1999x10 Pop

  • 1999-06-23T02:00:00+01:00 — 60 mins

In his first film, acclaimed photographer Joel Meyerowitz creates a poignant and indelible portrait of his father, an unpredictable, courageous, and remarkably funny man who somehow manages to make Alzheimer's disease look like another of his many adventures. As the curtain of this disease falls over Hy Meyerowitz, Joel and his son take him on a two-week car trip from Florida back to the New York neighborhood where he raised his family. Relaxed and free enough to say anything that comes to mind, Hy imparts his wisdom to all he meets along the way? Wisdom gained from a long life observing human foibles. In the week of Father's Day, the film is a moving tribute to a father from his son and reminds us that the present moment is one of life's real treasures. The web site will include a short piece on Hy Meyerowitz's life and career; links on Alzheimer's disease; and excerpts from radio interviews with Joel Meyerowitz about making the film with his son and father.

1999x11 The Crash

  • 1999-06-30T02:00:00+01:00 — 60 mins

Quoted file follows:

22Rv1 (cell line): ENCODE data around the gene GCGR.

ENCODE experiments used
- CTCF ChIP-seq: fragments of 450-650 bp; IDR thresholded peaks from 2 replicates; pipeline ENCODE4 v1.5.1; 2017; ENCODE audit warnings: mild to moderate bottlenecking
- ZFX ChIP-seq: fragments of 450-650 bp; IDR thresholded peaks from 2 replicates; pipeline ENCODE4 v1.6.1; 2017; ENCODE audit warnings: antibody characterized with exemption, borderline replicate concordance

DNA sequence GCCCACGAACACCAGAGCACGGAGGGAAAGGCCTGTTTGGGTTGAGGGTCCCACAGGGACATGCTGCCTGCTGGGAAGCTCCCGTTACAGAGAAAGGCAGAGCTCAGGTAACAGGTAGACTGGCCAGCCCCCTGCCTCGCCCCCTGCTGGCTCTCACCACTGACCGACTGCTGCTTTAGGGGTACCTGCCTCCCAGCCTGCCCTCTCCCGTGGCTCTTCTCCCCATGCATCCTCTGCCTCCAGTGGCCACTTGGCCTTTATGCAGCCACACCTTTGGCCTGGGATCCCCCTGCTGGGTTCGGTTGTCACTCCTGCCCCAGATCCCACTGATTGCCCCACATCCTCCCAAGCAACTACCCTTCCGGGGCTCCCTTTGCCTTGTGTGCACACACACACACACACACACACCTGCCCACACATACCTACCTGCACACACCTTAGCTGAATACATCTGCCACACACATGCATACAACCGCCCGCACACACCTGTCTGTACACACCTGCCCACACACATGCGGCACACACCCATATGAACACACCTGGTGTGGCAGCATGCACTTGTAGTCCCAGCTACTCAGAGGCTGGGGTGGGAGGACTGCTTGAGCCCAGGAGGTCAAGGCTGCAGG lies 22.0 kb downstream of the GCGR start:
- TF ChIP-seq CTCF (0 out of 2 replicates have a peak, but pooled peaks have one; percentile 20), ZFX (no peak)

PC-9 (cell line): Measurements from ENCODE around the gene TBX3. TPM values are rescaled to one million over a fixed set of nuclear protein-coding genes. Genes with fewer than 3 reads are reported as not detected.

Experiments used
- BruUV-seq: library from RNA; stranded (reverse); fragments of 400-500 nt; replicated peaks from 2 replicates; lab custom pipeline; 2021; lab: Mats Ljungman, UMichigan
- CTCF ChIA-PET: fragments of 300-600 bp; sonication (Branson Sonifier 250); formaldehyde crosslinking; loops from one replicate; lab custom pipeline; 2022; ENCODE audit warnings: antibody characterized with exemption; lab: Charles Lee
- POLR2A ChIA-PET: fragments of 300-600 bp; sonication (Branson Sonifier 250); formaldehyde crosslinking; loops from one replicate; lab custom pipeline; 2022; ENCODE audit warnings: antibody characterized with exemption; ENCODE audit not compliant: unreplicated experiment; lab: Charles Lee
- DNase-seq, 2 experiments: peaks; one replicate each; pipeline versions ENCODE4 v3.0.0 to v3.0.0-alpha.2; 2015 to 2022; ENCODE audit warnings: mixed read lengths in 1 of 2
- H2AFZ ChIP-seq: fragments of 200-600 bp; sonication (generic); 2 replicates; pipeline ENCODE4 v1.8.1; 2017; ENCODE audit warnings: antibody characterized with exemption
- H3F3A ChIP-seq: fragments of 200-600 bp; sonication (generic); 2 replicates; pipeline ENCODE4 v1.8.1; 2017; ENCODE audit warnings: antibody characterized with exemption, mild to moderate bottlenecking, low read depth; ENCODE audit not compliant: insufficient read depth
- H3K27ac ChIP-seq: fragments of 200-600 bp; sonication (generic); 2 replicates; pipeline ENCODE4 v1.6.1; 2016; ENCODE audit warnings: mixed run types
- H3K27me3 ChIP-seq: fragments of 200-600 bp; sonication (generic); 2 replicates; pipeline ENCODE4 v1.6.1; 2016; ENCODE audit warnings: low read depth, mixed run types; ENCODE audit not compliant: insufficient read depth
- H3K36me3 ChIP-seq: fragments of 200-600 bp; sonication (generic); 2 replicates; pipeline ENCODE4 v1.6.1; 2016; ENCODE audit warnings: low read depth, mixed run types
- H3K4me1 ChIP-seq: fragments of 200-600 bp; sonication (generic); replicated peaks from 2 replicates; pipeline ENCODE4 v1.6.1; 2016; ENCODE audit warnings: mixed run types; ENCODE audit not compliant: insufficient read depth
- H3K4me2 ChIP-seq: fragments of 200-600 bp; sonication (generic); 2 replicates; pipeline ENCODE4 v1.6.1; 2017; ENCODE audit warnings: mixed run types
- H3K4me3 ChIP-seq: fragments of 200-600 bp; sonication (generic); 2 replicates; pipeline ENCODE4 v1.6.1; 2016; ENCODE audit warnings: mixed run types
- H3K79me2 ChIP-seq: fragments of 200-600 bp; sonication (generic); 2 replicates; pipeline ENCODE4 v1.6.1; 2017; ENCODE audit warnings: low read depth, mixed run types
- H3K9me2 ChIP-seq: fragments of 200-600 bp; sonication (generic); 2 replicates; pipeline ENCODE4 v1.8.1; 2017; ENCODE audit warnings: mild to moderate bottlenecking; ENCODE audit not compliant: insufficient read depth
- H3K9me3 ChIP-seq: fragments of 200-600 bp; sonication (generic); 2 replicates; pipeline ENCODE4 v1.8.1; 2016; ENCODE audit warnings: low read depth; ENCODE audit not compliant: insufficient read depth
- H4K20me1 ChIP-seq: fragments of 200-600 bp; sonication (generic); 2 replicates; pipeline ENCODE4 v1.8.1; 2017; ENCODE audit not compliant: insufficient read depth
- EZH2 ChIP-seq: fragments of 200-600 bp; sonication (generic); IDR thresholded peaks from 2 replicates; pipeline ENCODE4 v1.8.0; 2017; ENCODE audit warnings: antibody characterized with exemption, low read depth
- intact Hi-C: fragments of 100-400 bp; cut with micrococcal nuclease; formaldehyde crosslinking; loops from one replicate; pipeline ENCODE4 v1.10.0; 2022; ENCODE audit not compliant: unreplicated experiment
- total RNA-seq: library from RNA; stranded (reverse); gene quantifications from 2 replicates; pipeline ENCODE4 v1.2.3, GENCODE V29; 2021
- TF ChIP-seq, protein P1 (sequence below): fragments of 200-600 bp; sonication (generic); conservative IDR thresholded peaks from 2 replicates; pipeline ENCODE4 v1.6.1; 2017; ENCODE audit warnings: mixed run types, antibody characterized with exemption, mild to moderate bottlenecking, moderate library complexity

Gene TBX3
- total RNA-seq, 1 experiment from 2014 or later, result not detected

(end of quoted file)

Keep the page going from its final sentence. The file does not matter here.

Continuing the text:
FRONTLINE explores the global crisis that began as a real estate bust in Thailand and roared through the worlds economy from Bangkok to Jakarta to Moscow to Wall Street. On August 31, 1998, the Dow Jones industrial average plunged 512 points, wiping out stock market gains for the entire year. In the United States, small investors watched more than half a trillion dollars of their savings disappear. Fear spread that the global economy was falling apart. The program gathers some of the worlds leading financial analysts to unravel the reasons for the crash of 1998 and to predict whether and when it will happen again. The web site will take a closer look at how the 1998 world financial crisis played out in one country; examine the most significant ideas under discussion for reforming the global economic system; and, will present more of the in-depth interviews with the experts as well as a special readings and links section.